The Student Newspaper of DePaul University

The DePaulia

The Student Newspaper of DePaul University

The DePaulia

The Student Newspaper of DePaul University

The DePaulia

No. 18 DePaul women’s basketball rolls over Bradley with 101-77 win

The last time DePaul women’s basketball was in Rosemont, they were cutting down the nets to celebrate a Big East Championship.  With a new season upon them, the Blue Demons played their first game at the Allstate Arena Tuesday against Bradley University as part of a scheduled doubleheader.

By the looks of it, this year’s Blue Demons will be pretty good too.

No. 18 DePaul (3-1) overcame a slow start to roll over the Braves with a 101-77 win.  The Blue Demons went on a 21-3 run in the first half to put the game away, and the Blue Demons put up their first 100-point game of the season in the process.

“Playing out here was to get some semblance of road experience,” head coach Doug Bruno said. “We have a lot of home games early so we wanted to feel what it’s like to be in a bigger arena and have to deal with the difference atmosphere, staying in a hotel and all that.”

The continuity of the team is already starting to pay dividends early in the season. In back-to-back games, the Blue Demons tied the program’s record for forced turnovers in a game.

Bradley (0-2) coughed up 39 turnovers two days after New Mexico University also had 39 turnovers. Both numbers beat the previous number for turnovers in a game for the team, which set at 37 in 2003.

Even as a smaller team, DePaul’s full-court press is making stops. Along with the sheer number of turnovers, DePaul held Bradley to 42.4 percent shooting.

“I think because we have four guards on the court and since I’m not a true post player I think having the four post guards up and pressuring is making things harder for the other team,” Megan Podkowa said.

The beginning of the game, however, wasn’t nearly as free flowing that fans have grown accustomed to seeing under Bruno. The Blue Demons, who had forced 11 turnovers in the first nine minutes, shot 5-22 to begin the game, and trailed 21-12 with 10:02 remaining in the half.

The crux of the problem, Bruno said, was the lack of an offensive balance. DePaul was settling for long jumpers without driving to the paint. For a team that averaged nearly 84 points per game last season, Bruno needed to see more distribution.

Guard Brittany Hrynko stepped up to jump-start the Blue Demons offense for the night.  Hrynko gave DePaul a 22-21 lead off an assist from Podkowa.  On the following possession, the senior stole the ball and turned it into an easy bucket on the other end.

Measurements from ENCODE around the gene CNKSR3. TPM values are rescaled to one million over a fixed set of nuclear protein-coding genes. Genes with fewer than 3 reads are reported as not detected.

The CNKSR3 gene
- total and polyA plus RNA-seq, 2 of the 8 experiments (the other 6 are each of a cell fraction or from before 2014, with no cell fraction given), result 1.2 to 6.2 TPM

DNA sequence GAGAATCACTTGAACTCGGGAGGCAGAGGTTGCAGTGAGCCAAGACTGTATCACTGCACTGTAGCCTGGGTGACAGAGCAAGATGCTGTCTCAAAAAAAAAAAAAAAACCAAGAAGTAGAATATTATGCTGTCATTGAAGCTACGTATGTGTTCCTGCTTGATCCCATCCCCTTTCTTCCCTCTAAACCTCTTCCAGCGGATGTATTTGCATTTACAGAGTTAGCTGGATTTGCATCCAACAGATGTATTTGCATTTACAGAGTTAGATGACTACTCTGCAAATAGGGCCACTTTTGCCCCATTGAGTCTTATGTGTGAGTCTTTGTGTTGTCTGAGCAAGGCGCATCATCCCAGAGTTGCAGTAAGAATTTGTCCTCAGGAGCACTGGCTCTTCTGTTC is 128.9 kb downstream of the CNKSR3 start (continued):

Hrynko finished with 19 points (9-16), eight assists and seven steals in her best game of the season.

“I think me just taking my team was huge tonight,” Hrynko said. “Taking a good shot instead of just throwing it up and hitting my teammates when they were open was me taking my time.”

DePaul went into halftime with a 52-39 lead, outscoring Bradley 40-20 over a span of ten minutes. The Blue Demons shot 45.7 percent on the night.

Five other Blue Demons finished in double figures with Podkowa having a double-double (11 points and 10 rebounds).  Megan Rogowski and Chanise Jenkins each chipped in 16 points.

In the second half, the Blue Demons received a brief scare when Jenkins fell to the floor and grimaced in pain with a foot injury. Jenkins missed the second half and had to be carried off to the locker room by trainer Dave McAuliffe and teammate ShaKeya Graves.

But it seems DePaul avoided a disaster. Bruno said that Jenkins received an X-Ray and said the results were negative. Jenkins also returned to the bench later in the game with her right foot wrapped in ice.

Bruno said he is hopeful that Jenkins will be ready for DePaul’s next game against South Dakota State on Saturday.  This will be the longest time between games for the Blue Demons, who have played four games in five days to begin the season.

The Blue Demons next play at 7 p.m. at McGrath-Phillips against South Dakota State, who made the WNIT last season.

“Four games in five days is tricky for collegiate athletes,” he said. “So we put them through this test and they came through the test.”


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